Health practitioners are a significant occupational group in New Zealand – in 2015 there were almost 97,800 practitioners, not including workers in unregulated alternative practices. The range of people involved continues to expand as the boundaries of what is considered ‘health care’ expand, and as increased specialisation leads to one type of health care becoming two or more types of practice.
Historically, health practitioners included doctors, nurses and pharmacists. By the 21st century the practitioner list included midwives, radiographers, psychologists, dietitians, and speech and language therapists, as well as alternative practitioners like chiropractors, osteopaths and medical herbalists.
Most health practitioners’ work is regulated by the Health Practitioners Competence Assurance Act 2003. Unregulated health practices are not covered in this legislation. The act’s main purpose is to protect the public when there is a risk of harm from malpractice.
Unqualified people cannot claim to be practitioners of regulated health professions, and those who are qualified cannot work outside the scope of their regulated practice. Health practitioners need to maintain specific competencies, and may be required to have an annual practising certificate, which is issued by the profession’s responsible authority.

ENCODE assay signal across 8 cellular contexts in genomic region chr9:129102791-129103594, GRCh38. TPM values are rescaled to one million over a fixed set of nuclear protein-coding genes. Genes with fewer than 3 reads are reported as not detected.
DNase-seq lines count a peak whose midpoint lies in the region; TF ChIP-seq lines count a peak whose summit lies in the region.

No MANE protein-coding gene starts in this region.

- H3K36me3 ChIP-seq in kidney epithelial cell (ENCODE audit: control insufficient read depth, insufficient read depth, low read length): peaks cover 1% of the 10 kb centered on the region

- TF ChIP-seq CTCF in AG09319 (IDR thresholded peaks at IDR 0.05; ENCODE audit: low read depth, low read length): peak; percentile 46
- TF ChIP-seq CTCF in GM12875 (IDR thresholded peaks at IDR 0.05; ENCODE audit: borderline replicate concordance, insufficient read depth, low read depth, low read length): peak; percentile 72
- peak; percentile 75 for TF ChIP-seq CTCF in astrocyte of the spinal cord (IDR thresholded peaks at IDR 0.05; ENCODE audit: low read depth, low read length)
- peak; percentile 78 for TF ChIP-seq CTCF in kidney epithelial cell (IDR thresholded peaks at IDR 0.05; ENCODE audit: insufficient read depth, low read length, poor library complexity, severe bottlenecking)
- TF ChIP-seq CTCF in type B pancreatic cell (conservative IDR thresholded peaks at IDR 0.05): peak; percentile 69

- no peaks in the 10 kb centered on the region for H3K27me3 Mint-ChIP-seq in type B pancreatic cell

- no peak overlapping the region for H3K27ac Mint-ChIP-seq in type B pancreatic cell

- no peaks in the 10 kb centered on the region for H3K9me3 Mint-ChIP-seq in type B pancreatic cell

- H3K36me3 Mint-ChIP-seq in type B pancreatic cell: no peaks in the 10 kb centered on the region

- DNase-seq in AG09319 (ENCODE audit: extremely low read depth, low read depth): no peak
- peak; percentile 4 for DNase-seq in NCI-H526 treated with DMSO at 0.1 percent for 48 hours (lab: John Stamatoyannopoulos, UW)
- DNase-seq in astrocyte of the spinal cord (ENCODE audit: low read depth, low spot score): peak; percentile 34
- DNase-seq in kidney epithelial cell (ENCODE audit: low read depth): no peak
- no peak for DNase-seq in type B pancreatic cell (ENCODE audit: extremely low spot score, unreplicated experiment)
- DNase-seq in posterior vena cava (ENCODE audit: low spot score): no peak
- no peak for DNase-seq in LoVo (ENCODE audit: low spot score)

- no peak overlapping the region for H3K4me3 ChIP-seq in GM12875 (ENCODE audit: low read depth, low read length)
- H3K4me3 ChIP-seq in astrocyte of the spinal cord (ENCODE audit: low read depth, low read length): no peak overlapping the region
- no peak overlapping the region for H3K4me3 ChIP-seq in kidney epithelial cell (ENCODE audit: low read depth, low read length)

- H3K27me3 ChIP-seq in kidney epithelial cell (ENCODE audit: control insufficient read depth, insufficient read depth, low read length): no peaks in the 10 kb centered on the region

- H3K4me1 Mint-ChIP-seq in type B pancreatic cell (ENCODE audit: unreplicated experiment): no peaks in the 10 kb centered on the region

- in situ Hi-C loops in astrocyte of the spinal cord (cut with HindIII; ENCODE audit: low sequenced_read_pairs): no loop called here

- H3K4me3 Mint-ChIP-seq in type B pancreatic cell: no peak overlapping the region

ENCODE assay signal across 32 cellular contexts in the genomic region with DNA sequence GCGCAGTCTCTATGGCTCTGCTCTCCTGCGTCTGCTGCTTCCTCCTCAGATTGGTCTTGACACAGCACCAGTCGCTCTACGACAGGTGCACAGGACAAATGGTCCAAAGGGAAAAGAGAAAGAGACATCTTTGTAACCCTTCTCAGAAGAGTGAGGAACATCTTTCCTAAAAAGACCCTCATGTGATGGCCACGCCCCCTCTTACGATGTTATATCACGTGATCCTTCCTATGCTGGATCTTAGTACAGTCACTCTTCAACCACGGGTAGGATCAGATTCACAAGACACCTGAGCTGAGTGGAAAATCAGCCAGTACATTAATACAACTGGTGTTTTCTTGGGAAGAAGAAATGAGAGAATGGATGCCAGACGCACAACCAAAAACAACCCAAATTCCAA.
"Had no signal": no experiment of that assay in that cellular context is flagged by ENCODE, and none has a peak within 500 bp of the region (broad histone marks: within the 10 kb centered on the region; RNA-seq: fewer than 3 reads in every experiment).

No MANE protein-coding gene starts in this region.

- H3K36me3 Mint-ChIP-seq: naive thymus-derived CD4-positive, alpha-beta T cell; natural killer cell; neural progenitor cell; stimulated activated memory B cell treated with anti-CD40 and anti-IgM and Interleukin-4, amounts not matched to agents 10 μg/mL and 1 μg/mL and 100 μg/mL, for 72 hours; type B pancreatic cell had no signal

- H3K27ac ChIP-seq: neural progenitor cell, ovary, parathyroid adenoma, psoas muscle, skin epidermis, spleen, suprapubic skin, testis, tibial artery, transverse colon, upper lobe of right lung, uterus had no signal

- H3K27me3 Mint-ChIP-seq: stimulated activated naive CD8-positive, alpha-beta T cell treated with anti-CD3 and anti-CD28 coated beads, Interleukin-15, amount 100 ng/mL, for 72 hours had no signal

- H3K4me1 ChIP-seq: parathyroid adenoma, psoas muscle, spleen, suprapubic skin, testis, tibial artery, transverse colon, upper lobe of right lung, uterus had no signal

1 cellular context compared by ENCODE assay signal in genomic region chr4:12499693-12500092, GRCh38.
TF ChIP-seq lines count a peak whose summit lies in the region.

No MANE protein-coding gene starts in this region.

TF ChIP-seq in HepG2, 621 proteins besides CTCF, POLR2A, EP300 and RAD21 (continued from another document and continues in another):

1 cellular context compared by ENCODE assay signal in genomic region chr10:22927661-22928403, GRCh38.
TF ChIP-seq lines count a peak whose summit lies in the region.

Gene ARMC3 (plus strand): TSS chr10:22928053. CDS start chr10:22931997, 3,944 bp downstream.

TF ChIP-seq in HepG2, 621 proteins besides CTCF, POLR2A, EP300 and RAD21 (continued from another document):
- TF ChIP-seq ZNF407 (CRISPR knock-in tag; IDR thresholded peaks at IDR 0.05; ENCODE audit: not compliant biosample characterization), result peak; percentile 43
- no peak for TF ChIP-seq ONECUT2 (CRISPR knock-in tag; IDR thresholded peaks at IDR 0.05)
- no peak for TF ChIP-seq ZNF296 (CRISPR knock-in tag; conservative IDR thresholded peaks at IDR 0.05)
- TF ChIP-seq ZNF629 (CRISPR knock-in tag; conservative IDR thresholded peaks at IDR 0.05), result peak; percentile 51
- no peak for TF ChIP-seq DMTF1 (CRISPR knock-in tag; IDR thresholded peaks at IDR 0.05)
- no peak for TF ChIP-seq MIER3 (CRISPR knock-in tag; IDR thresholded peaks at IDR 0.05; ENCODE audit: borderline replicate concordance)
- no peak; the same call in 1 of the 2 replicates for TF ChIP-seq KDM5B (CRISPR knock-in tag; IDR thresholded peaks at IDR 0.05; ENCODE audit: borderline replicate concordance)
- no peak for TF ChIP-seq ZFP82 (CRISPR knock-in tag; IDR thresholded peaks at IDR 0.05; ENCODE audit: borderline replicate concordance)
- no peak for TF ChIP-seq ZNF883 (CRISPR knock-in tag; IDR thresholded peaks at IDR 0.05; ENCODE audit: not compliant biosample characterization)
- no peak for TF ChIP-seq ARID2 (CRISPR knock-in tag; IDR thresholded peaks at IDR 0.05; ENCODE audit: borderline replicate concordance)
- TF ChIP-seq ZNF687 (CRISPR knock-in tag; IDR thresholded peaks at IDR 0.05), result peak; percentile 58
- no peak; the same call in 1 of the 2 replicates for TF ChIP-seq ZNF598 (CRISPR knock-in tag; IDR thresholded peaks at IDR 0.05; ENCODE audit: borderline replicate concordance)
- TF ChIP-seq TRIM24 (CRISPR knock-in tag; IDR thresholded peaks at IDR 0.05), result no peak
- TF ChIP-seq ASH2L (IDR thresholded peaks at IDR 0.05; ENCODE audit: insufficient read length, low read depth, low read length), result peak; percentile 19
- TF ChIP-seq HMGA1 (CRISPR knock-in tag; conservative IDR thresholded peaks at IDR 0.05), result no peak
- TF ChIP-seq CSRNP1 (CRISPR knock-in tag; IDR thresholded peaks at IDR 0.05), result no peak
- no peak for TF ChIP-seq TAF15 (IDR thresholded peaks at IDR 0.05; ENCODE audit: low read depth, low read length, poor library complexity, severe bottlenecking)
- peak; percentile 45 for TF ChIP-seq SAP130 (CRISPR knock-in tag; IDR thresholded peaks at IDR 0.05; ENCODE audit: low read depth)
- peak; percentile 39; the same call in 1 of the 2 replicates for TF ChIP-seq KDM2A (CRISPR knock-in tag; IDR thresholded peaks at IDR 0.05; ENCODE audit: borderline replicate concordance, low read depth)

Complaints about health practitioners can be made to the Health and Disability Commissioner or the authority which registers the practitioner. The Health Practitioners Disciplinary Tribunal hears and makes determinations about any disciplinary action which may result from complaints.
The Health Practitioners Disciplinary Tribunal was established in 2004. By 2015 it had received 401 complaints about individual health practitioners. Of these, 252 were found guilty of professional misconduct, while 73 received criminal convictions.
Since the late 1980s patients have been seen as health ‘consumers’ who have rights. As well as handling complaints, the Health and Disability Commissioner upholds these rights. The Code of Health and Disability Services Consumers’ Rights sets out 10 specific rights which practitioners must honour.
Teams composed of different practitioners are a feature of health care in the 21st century. Multidisciplinary health services include primary health-care organisations (PHOs) and critical assessment and treatment teams (CAT teams) who work in mental health. A PHO team may comprise medical practitioners, practice nurses, physiotherapists, social workers or counsellors, podiatrists and pharmacists. A CAT team may include nurses, psychologists and psychiatrists. This team approach extends to all areas of health provision and has resulted in more collegial relationships between health practitioners.
Until the early 20th century most doctors were general practitioners (GPs), whether they worked in hospitals or private practice. Some doctors started to specialise in surgery from around 1900, and specialisation became more widespread and varied from the 1930s.